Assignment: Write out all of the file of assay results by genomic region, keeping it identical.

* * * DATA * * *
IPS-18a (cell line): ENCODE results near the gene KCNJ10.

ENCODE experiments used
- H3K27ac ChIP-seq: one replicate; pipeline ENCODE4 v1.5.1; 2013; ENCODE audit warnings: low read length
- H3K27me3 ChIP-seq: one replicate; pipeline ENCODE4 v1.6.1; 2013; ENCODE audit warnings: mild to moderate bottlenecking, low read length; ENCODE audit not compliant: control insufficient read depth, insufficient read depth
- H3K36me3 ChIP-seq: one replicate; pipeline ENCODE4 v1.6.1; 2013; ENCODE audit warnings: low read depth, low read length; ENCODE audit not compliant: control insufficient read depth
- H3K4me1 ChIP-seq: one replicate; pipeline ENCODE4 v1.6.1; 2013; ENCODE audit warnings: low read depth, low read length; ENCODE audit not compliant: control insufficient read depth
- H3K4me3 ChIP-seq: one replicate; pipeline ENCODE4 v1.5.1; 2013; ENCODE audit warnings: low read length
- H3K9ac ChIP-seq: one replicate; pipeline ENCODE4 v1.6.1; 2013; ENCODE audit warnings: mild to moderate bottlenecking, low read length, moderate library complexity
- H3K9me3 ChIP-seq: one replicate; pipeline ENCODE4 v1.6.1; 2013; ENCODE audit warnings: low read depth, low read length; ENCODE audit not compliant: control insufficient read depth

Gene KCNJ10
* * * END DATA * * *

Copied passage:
IPS-18a (cell line): ENCODE results near the gene KCNJ10.

ENCODE experiments used
- H3K27ac ChIP-seq: one replicate; pipeline ENCODE4 v1.5.1; 2013; ENCODE audit warnings: low read length
- H3K27me3 ChIP-seq: one replicate; pipeline ENCODE4 v1.6.1; 2013; ENCODE audit warnings: mild to moderate bottlenecking, low read length; ENCODE audit not compliant: control insufficient read depth, insufficient read depth
- H3K36me3 ChIP-seq: one replicate; pipeline ENCODE4 v1.6.1; 2013; ENCODE audit warnings: low read depth, low read length; ENCODE audit not compliant: control insufficient read depth
- H3K4me1 ChIP-seq: one replicate; pipeline ENCODE4 v1.6.1; 2013; ENCODE audit warnings: low read depth, low read length; ENCODE audit not compliant: control insufficient read depth
- H3K4me3 ChIP-seq: one replicate; pipeline ENCODE4 v1.5.1; 2013; ENCODE audit warnings: low read length
- H3K9ac ChIP-seq: one replicate; pipeline ENCODE4 v1.6.1; 2013; ENCODE audit warnings: mild to moderate bottlenecking, low read length, moderate library complexity
- H3K9me3 ChIP-seq: one replicate; pipeline ENCODE4 v1.6.1; 2013; ENCODE audit warnings: low read depth, low read length; ENCODE audit not compliant: control insufficient read depth

Gene KCNJ10